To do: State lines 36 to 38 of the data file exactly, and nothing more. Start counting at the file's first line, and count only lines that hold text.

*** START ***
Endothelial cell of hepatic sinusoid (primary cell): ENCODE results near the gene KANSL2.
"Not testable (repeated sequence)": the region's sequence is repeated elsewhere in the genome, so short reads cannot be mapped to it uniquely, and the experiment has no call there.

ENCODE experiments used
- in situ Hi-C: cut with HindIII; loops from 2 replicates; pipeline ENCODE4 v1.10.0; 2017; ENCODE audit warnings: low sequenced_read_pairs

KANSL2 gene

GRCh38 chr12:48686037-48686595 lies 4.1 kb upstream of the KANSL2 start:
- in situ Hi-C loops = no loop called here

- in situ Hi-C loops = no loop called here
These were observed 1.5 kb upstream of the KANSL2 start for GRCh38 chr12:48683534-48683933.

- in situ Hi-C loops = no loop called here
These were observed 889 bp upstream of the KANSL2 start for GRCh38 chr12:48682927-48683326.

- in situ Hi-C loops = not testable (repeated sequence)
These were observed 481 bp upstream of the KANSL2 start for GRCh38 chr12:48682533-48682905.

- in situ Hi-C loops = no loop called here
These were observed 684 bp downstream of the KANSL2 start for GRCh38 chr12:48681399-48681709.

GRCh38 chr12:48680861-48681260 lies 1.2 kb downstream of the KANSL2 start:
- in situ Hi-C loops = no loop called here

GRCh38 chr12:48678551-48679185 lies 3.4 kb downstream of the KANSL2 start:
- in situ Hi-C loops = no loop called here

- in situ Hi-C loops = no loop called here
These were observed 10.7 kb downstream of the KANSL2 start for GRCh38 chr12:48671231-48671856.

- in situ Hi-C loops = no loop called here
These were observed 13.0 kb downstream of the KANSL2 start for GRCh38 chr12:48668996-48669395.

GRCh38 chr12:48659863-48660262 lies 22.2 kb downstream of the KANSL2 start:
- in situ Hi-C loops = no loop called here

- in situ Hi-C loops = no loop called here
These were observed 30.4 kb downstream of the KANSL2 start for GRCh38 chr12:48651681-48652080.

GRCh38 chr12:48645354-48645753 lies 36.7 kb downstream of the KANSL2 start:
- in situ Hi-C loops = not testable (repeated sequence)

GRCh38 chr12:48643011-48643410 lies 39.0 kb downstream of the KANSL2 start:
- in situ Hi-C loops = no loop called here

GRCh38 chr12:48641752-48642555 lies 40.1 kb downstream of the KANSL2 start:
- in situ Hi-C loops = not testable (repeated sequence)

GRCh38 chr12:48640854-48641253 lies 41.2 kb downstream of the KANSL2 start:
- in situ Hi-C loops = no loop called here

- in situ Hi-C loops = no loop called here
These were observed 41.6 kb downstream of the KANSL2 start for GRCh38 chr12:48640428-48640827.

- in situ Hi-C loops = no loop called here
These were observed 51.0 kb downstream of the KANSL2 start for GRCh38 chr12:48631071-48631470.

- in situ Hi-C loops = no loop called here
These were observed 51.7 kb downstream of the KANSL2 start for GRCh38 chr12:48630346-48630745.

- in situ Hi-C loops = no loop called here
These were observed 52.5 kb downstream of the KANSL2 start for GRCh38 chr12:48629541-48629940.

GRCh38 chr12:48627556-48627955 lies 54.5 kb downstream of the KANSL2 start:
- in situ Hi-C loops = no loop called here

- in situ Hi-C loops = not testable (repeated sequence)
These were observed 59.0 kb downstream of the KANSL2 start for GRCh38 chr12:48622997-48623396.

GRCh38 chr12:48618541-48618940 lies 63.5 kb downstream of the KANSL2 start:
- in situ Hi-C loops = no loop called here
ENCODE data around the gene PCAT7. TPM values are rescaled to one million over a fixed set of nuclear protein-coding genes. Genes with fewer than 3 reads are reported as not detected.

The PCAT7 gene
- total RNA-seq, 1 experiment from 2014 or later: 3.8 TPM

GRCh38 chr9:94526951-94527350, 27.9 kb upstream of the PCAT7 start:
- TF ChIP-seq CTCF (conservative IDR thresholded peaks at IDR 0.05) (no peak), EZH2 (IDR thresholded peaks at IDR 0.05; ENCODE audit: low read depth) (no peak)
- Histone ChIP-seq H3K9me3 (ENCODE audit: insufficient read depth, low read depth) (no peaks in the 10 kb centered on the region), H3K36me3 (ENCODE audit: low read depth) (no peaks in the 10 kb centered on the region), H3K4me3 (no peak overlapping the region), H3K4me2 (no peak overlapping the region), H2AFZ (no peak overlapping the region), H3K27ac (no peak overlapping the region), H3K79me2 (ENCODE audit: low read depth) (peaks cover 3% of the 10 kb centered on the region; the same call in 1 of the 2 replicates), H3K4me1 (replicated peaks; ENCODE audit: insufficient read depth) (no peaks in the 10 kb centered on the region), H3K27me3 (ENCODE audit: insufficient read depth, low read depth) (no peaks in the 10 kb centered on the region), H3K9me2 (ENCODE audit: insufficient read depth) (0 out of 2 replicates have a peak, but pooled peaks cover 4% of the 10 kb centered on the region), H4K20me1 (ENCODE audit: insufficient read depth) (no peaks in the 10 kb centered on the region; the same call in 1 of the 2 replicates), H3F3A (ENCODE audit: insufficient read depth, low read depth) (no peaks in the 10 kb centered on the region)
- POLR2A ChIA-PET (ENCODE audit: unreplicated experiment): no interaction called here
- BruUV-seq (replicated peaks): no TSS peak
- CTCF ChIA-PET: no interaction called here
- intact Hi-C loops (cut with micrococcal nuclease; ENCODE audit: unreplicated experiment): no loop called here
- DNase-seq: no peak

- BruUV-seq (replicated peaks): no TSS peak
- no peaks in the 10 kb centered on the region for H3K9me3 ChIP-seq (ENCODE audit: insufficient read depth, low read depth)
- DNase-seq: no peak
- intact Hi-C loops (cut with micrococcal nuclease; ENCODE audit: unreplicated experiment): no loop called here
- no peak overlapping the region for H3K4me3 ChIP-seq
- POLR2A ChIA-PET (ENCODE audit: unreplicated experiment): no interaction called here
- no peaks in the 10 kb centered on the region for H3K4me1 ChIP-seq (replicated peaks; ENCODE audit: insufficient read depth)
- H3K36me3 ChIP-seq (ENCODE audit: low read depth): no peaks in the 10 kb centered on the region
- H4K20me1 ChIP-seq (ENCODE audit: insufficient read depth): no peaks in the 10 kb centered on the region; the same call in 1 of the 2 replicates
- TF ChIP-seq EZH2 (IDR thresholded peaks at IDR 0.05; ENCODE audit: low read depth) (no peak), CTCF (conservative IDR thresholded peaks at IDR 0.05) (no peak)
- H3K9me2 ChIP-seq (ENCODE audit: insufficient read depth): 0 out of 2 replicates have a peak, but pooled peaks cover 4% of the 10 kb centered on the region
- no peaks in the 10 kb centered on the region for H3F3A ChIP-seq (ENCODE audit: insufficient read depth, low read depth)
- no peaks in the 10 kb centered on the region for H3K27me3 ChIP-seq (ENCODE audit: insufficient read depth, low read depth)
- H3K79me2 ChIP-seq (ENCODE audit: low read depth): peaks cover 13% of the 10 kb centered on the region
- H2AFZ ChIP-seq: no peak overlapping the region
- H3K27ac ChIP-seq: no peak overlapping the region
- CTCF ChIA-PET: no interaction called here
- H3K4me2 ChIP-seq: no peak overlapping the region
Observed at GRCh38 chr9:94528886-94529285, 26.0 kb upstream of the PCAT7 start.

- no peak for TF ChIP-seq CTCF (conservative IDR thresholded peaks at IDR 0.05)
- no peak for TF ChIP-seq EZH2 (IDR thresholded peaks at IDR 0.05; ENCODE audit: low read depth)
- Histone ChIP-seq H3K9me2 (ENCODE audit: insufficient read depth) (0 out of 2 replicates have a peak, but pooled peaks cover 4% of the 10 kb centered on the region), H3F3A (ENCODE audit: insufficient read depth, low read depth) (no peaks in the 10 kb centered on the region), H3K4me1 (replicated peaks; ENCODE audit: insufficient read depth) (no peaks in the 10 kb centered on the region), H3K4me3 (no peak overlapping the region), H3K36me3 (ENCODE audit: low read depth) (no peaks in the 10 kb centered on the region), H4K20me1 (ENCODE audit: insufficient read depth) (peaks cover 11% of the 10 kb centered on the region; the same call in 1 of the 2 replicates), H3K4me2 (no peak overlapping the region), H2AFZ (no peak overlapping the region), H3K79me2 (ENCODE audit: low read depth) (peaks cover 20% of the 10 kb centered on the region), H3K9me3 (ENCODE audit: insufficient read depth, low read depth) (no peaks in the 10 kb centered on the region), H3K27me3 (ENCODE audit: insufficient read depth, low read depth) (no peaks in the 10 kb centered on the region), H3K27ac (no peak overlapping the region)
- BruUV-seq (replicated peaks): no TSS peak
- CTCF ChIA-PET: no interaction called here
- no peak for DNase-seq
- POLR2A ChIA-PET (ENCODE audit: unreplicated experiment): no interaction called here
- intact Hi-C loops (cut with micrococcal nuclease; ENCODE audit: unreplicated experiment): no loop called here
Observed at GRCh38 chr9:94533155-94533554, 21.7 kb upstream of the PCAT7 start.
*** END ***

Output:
- in situ Hi-C loops = no loop called here
These were observed 41.6 kb downstream of the KANSL2 start for GRCh38 chr12:48640428-48640827.

- in situ Hi-C loops = no loop called here